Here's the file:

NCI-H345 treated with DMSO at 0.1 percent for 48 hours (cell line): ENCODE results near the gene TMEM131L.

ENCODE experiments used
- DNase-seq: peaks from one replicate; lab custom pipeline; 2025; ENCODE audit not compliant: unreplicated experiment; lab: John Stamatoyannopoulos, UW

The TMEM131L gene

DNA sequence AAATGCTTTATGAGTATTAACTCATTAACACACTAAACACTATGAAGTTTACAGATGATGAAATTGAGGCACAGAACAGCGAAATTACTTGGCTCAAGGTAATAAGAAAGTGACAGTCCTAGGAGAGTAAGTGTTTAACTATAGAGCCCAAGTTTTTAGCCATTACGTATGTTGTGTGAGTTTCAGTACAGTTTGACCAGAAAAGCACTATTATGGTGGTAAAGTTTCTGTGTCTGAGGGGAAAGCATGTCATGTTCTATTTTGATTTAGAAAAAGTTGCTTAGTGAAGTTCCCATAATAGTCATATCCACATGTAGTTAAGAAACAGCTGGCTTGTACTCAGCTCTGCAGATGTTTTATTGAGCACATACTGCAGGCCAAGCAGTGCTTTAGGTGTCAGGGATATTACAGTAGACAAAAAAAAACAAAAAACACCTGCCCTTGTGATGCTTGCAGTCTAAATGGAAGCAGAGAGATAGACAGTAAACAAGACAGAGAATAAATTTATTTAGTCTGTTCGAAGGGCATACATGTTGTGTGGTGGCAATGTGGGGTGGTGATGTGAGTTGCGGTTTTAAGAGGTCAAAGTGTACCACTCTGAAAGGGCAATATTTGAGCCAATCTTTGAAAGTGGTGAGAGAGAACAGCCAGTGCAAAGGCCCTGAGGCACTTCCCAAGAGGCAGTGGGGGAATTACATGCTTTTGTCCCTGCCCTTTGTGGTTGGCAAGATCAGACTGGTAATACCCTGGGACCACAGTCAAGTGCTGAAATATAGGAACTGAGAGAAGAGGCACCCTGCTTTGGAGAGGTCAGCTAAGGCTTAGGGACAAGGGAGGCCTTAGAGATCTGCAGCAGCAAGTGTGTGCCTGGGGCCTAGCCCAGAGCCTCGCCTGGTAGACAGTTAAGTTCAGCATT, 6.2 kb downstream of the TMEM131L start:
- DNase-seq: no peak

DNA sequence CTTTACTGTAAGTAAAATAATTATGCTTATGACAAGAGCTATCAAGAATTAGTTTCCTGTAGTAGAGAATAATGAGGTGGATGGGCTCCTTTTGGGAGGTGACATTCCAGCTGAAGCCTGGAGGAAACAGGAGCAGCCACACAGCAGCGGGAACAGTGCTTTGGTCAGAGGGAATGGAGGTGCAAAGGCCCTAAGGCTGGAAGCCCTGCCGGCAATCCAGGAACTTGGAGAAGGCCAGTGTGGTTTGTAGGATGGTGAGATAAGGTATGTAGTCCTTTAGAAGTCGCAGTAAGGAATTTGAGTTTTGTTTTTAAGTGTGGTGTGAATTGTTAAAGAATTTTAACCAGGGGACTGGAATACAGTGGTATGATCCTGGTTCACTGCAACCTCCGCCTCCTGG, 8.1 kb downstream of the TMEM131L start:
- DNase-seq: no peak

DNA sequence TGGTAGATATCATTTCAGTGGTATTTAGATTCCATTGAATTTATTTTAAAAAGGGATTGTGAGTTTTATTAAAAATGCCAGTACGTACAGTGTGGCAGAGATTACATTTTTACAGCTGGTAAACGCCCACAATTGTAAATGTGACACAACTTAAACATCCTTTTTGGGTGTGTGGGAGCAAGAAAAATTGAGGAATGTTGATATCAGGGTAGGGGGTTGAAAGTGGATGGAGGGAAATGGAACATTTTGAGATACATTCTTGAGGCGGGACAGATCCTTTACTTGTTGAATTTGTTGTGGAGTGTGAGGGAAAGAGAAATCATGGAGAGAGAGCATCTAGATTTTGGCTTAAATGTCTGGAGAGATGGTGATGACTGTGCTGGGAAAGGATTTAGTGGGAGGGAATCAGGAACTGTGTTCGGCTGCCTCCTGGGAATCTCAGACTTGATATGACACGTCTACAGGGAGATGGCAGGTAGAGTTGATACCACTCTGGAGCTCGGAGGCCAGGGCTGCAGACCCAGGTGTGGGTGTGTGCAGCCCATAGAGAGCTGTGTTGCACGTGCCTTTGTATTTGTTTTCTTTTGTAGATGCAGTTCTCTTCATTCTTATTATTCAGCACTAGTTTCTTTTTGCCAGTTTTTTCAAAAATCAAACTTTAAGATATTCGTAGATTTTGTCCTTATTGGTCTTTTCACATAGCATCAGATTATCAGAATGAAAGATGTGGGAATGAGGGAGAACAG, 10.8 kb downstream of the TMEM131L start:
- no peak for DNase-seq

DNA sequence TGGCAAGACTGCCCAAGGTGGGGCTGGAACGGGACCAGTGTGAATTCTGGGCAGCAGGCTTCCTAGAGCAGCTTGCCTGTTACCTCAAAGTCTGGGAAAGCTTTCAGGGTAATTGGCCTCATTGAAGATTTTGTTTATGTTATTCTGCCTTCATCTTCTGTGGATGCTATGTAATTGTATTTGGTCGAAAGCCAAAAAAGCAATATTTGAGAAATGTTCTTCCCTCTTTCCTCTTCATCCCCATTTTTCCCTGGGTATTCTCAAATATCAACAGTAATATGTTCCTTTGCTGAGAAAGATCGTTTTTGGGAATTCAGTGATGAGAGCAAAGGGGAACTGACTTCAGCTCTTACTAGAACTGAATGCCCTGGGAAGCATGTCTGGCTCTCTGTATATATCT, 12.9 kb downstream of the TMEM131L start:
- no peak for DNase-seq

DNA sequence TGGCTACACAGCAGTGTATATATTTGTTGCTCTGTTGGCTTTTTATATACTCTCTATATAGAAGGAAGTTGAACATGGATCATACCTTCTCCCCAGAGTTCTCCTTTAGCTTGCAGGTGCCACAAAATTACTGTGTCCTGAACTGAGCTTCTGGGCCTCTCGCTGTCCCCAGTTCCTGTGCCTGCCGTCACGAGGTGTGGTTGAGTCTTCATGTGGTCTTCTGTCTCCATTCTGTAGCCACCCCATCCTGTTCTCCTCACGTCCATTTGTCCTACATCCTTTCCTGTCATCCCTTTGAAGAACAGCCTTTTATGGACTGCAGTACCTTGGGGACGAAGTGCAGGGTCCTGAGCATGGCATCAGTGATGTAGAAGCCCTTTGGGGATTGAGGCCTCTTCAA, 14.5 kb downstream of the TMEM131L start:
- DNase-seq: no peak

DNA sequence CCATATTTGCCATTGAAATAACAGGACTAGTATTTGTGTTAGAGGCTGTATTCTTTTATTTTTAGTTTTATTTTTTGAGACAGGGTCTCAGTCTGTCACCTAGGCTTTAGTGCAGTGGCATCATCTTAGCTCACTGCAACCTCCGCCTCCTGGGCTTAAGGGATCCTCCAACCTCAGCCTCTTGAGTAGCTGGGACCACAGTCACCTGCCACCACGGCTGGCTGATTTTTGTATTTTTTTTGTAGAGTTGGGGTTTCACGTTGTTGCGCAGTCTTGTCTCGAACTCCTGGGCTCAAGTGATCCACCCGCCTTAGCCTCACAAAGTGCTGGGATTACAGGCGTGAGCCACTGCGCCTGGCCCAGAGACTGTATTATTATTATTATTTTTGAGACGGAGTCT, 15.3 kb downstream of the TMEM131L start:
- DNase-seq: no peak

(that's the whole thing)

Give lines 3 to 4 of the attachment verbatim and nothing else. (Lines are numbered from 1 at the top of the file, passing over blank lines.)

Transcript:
- DNase-seq: peaks from one replicate; lab custom pipeline; 2025; ENCODE audit not compliant: unreplicated experiment; lab: John Stamatoyannopoulos, UW

The TMEM131L gene